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Filing for bankruptcy may not remove all debts

Kentucky residents considering filing for bankruptcy might like to know that in a Chapter 7 or 13 discharge, not all debts are eliminated. Some of those debts include alimony and child support claims, student loans, criminal fines and some long-term obligations like a home mortgage.

Regarding alimony and child support claims, the effect on these obligations depends on the type of bankruptcy filing. While a Chapter 7 filing will not release the debtor from making child and spousal support payments, a Chapter 13 filing may at least temporarily halt collection efforts on them, depending upon the terms of the repayment plan.

Because the Bankruptcy Code was revised in 2005, domestic support obligations were given precedence and have become excepted from discharge. This means that Chapter 13 debtors are required to certify domestic support obligation payments in full. In addition, debtors who stop paying their domestic support obligations that become due after a Chapter 13 petition is filed could have their case dismissed. Following the end of bankruptcy proceedings, debtors are still held responsible for any post-discharge spousal or child support obligations as well.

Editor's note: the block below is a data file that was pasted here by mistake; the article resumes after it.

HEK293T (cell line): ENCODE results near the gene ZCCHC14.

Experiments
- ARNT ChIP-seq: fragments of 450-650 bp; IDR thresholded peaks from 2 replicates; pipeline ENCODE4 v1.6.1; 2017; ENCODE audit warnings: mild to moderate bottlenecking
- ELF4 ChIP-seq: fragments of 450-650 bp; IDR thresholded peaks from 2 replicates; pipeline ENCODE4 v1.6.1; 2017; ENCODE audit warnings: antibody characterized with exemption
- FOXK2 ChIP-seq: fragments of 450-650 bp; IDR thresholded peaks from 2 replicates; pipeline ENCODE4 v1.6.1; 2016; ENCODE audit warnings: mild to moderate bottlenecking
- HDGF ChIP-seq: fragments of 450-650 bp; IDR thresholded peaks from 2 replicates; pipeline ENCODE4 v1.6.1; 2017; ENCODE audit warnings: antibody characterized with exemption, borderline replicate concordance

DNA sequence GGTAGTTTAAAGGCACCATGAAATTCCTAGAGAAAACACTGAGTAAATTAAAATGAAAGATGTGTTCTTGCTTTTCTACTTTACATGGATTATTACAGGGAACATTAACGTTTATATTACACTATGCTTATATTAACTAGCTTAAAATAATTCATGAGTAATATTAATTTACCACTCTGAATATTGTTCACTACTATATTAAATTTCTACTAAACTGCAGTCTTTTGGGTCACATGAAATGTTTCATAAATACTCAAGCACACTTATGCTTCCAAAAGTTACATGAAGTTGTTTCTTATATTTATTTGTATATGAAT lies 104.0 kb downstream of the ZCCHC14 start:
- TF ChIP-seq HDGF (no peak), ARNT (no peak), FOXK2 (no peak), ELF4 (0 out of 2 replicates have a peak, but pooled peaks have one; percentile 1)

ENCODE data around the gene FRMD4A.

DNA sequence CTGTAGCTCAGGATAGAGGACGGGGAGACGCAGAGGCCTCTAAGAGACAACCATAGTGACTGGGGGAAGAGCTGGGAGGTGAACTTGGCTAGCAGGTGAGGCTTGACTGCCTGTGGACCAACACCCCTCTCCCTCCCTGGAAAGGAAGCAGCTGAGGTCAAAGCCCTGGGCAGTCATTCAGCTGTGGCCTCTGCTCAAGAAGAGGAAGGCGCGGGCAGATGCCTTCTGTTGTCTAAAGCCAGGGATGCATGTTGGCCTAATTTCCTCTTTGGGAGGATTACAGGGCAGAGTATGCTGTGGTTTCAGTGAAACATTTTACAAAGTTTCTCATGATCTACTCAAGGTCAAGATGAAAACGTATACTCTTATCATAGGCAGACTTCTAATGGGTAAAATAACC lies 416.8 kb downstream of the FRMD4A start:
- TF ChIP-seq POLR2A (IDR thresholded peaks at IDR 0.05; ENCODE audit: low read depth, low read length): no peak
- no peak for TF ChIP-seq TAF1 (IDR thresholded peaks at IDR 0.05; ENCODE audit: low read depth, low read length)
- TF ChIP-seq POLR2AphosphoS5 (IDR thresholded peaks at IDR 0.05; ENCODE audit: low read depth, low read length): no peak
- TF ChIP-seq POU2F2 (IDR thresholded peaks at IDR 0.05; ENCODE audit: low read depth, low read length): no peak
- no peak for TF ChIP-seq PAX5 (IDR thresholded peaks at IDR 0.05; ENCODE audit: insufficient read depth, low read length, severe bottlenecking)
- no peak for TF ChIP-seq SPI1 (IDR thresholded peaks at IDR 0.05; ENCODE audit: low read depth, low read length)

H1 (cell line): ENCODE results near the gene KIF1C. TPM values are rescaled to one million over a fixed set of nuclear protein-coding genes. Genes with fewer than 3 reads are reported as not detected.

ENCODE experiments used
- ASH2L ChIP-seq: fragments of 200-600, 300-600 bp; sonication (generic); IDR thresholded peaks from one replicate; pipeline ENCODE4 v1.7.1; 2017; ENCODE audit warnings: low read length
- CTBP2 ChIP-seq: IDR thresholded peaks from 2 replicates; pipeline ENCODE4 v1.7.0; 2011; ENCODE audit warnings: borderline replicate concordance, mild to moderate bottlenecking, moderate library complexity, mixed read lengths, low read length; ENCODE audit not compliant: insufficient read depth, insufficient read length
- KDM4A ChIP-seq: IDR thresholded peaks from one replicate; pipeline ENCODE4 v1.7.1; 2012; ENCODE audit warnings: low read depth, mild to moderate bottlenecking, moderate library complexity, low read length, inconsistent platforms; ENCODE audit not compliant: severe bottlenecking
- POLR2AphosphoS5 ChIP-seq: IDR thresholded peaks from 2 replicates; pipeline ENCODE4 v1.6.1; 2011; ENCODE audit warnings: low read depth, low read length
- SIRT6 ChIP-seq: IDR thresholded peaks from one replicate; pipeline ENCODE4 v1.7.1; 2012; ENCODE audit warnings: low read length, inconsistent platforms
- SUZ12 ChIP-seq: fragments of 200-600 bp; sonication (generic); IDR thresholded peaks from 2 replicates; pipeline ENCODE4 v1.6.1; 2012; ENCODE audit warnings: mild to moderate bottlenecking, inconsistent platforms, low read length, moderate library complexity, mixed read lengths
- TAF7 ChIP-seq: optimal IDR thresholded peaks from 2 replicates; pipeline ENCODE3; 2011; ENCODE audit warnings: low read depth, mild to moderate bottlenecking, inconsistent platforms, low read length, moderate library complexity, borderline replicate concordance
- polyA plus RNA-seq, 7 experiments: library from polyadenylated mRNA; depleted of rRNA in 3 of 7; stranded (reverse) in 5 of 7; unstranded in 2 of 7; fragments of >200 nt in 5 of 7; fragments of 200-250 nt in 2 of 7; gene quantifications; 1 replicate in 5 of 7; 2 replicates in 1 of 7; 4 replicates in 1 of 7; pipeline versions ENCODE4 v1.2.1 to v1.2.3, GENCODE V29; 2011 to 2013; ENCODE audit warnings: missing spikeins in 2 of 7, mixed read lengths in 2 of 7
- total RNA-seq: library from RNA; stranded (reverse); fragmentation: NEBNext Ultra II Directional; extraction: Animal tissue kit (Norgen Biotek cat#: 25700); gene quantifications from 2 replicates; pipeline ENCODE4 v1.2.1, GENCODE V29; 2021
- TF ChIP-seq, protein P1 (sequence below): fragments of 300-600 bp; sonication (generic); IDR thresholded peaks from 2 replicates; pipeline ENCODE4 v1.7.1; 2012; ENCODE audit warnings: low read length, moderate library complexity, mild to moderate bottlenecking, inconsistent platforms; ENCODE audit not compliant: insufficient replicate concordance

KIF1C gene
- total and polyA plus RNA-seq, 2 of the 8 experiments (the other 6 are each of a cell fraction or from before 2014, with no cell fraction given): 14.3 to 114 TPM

While government educational loan debts are not usually discharged in a Chapter 13 bankruptcy, a court may decide to discharge the debt if debtors can prove that the payments would impose an undue hardship on them and their dependents. To be eligible for a hardship discharge, debtors must fill out an application and may have to take a three-part test.

For those struggling with debts, bankruptcy may be a viable solution to achieve a fresh financial start. Because there are certain eligibility and other requirements that must be met, having the assistance of an attorney at the outset could be advisable.

FindLaw, "Debts that Remain After a Chapter 13 Discharge", March 16, 2016

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